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Wednesday, October 05, 2022
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It’s August, and in the little patch of suburban Maryland that I call home, the heat and humidity are almost unbearable. After a long, sweaty day at the office, there is almost nothing I enjoy more than a cool, refreshing cocktail.

While in the winter I prefer to make whisky and brandy cocktails, in the summer gin is the only spirit for me. While brandy and whisky feel warming, gin (at least to me) feels ever so refreshing. This summer my lovingly honed repertoire of gin cocktails has been expanded by a relatively new, unique (and kosher) gin that has been keeping my internal mad mixologist busy. The gin in question is Luxardo’s Sour Cherry gin.

Luxardo produces this gin by macerating sour Marasca cherries in a London dry gin. Unlike in sloe gin, no sugar is added, and as the Marasca cherries are not terribly sweet, the result is not a liqueur, but a cardinal-red gin with a bright cherry flavor that plays well against the juniper-rich botanicals.

For the past few months, I’ve been playing around with substituting London dry gin with sour cherry gin in some favorite cocktail recipes. I’ve found that the sour cherry gin seems to work best in citrusy cocktails—I was not, for instance, a fan of the sour cherry gin martini. Below are recipes for my two favorite sour cherry gin cocktails, to date.

 

The East Bago Cocktail

This potation was inspired by two well-known cocktails, the Pegu Club cocktail, which a century ago had been the house drink at the British club in Pegu, Bruma (known today as Bago, Myanmar) and the East Side cocktail, which was invented by George Delgado in 2004 at the New York City bar Libation. The East Bago pairs the cherry gin with cucumber, mint, and citrus in a unique cocktail that is both complex, and ever so refreshing.

  • ¼ cup of Luxardo Sour Cherry Gin
  • 2 tbsp. of Cointreau
  • 1 tbsp. of freshly squeezed lime juice (about ½ of a lime)
  • 2 sprigs of mint
  • 2 slices of an English cucumber cut at an angle
  • 2 dashes Angostura Orange Bitters
  • 2 dashes Angostura Aromatic Bitters

1. Place one sprig of mint and one cucumber slice in a tumbler.

2. Add the lime juice and muddle the mint and cucumber well. (If you don’t own a muddler, the handle of a wooden spoon will work in a pinch.)

3. Add the remaining liquid ingredients and add enough ice cubes to mostly fill the tumbler.

4. Stir well, and garnish with the remaining cucumber slice and mint sprig.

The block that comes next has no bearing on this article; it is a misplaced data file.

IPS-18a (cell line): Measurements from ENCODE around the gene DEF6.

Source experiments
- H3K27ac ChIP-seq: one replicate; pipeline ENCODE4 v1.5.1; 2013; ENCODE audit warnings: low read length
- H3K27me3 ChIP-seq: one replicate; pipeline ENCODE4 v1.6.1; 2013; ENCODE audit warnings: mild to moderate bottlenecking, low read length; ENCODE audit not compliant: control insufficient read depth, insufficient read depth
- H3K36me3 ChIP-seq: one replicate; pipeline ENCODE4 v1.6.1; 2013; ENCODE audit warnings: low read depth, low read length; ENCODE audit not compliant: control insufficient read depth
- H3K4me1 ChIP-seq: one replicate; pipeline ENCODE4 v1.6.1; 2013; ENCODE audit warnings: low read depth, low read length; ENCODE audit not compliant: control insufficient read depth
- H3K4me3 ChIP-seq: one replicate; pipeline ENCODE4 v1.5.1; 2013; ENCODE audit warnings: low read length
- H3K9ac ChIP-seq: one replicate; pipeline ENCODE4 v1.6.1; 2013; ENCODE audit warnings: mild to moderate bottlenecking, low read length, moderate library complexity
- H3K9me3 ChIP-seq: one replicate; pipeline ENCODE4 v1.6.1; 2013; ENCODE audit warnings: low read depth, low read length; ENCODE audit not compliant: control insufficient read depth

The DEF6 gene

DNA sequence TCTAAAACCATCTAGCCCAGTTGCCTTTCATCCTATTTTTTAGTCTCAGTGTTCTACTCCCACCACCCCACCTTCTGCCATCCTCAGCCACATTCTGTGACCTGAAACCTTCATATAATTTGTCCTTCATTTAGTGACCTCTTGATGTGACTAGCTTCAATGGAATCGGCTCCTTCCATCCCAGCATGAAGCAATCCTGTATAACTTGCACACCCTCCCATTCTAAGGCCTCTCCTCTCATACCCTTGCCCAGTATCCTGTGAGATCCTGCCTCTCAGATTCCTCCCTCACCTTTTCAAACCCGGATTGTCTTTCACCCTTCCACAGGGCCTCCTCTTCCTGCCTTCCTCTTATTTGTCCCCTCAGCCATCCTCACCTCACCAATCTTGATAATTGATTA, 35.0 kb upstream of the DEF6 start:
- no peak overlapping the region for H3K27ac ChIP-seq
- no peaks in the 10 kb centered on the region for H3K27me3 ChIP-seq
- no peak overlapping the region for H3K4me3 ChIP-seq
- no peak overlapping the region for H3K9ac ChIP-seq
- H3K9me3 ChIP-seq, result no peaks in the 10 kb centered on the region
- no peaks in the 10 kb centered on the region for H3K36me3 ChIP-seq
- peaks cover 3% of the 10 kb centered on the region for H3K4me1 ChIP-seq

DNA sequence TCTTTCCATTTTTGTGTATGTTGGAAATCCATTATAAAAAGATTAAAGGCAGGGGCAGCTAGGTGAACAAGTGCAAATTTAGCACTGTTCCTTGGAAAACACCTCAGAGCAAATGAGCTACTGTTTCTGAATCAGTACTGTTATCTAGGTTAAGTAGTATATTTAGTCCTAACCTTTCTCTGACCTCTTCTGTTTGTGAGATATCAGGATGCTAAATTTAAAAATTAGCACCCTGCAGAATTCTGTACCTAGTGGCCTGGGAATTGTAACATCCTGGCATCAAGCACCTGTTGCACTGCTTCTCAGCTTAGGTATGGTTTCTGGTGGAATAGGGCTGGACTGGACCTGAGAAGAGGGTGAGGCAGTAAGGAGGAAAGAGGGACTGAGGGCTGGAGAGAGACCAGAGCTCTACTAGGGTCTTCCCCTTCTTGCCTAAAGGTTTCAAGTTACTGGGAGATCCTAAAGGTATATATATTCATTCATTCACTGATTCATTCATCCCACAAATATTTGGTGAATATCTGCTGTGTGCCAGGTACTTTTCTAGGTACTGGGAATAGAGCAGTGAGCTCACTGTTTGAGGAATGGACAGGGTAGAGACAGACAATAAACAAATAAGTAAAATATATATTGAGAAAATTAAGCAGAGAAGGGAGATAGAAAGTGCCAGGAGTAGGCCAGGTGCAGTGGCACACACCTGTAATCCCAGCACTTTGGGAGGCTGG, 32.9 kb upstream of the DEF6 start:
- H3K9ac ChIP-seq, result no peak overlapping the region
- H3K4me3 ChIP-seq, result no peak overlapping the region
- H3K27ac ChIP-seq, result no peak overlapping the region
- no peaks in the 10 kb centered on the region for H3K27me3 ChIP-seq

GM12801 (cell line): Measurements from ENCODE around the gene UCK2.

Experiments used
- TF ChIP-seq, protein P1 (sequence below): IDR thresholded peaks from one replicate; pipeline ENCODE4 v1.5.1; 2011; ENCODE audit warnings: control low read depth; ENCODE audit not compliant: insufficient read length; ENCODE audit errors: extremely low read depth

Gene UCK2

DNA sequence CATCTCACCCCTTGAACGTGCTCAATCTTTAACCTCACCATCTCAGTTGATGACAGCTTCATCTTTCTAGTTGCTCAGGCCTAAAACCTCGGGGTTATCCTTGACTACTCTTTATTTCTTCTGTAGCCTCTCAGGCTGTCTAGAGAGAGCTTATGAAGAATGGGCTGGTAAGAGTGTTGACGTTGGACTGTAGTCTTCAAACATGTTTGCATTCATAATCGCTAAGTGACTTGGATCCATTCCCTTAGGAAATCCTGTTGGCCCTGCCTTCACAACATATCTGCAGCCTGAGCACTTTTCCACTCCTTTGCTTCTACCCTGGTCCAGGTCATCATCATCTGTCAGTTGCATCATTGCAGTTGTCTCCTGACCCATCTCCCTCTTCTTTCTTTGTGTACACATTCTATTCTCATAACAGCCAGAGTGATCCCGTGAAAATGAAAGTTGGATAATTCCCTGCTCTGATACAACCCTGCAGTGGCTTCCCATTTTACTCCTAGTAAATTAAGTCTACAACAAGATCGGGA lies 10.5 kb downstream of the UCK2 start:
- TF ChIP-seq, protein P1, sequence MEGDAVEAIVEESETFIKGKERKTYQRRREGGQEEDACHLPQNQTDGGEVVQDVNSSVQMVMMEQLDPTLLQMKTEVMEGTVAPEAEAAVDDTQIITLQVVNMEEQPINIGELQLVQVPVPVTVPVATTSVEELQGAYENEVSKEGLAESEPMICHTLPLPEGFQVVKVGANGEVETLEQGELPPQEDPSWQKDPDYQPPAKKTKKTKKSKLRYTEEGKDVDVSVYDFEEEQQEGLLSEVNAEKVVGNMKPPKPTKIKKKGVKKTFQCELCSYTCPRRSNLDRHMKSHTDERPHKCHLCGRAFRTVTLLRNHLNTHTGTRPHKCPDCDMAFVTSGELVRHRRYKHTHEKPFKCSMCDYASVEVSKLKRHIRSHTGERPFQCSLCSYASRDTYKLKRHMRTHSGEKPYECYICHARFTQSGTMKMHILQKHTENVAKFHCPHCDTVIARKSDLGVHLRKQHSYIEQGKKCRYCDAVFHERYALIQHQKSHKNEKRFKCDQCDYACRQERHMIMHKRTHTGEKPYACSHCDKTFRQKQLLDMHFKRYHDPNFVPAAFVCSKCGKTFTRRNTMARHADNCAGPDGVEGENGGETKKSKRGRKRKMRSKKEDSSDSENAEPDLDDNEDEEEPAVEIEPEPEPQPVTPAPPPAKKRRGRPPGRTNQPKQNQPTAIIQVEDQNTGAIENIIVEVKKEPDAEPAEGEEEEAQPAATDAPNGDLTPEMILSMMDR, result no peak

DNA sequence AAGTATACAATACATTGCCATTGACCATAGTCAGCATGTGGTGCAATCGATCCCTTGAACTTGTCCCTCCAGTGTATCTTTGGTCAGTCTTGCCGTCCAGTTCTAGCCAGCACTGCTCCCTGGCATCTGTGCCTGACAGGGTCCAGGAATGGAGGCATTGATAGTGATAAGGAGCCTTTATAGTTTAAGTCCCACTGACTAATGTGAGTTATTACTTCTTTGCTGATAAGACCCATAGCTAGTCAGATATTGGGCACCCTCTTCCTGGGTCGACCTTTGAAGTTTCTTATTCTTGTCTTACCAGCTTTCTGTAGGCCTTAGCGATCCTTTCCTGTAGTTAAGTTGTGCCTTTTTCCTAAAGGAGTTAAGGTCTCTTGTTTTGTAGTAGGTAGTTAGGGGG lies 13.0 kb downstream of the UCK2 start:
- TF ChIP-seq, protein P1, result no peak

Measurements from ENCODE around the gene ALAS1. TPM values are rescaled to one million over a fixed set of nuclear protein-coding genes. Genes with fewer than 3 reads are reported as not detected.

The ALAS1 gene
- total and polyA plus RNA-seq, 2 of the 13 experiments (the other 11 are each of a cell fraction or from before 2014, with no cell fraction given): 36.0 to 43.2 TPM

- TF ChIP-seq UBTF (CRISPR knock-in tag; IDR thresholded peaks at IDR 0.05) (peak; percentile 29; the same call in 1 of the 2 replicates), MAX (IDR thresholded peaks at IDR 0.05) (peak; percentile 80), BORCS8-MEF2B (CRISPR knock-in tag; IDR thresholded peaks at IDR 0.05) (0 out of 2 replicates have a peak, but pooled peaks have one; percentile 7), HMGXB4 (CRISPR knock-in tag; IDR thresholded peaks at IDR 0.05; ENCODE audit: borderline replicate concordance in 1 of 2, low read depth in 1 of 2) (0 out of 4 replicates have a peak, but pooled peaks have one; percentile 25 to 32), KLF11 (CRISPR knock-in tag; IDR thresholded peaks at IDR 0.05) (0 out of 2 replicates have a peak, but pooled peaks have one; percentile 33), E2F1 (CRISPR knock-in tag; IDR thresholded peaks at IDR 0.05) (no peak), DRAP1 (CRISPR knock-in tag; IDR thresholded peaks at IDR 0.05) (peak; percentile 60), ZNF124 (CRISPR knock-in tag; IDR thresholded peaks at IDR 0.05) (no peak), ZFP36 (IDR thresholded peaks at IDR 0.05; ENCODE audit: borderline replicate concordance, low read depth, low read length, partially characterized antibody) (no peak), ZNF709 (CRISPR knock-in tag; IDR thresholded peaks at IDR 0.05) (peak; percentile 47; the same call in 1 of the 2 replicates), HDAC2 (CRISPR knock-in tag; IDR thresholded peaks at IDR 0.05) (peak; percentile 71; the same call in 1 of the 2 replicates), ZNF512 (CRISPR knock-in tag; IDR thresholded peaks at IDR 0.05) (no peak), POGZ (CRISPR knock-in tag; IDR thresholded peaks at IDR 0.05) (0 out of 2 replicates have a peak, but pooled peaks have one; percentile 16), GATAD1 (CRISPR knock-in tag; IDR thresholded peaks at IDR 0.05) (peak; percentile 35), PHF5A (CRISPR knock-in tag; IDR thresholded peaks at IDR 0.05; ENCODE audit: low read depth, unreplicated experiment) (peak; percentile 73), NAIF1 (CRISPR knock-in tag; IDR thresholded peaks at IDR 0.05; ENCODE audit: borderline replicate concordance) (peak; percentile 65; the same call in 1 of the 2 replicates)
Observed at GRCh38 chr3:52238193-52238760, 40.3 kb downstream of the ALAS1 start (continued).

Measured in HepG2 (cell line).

The Italian Sunset Cocktail

This drink is based on the Aviation Cocktail, an early 20th-century cocktail that celebrated the then new science of aviation. The original recipe for the Aviation was composed of gin, lemon juice, maraschino liqueur and Crème Yvette (a violet-colored liqueur) and had a sky-blue color, like the color an aviator would see from his cockpit. As time went on the Crème Yvette disappeared from recipes, and it became a simple, but glorious, three-ingredient drink. In the Italian Sunset I merely substituted sour cherry gin for the London dry gin in cocktail historian David Wondrich’s Aviation recipe. The cherry plays against the lemon in a manner I find ever so enjoyable.

  • ¼ cup of Luxardo Sour Cherry Gin
  • 1½ tbsp. of freshly squeezed lemon juice (about ½ of a lemon)
  • 2 tsp. of Luxardo Maraschino Liqueur
  • Lemon peel twist as garnish (optional)

1. Fill a cocktail glass or coupe with ice water in order to chill the glass.

2. Add the liquid ingredients to a cocktail shaker and shake well.

3. Pour out the ice water and strain the contents of the shaker into the glass.

4. Garnish with a strip of lemon peel.

Note that while gin cocktails may feel refreshing, like all alcohol, gin is actually dehydrating. So be sure to consume alcoholic drinks with plenty of water.

Luxardo Sour Cherry Gin is still relatively new to the market, and not well distributed. You may have to special-order it. Expect to pay about $35 for a bottle.

Luxardo’s Sour Cherry Gin and Maraschino Liqueur are both produced under the supervision of the London Beth Din. Angostura bitters are produced under the supervision of the Orthodox Union. Cointreau is considered kosher without supervision by the Star-K and the Chicago Rabbinical Council.

By Gamliel Kronemer

 

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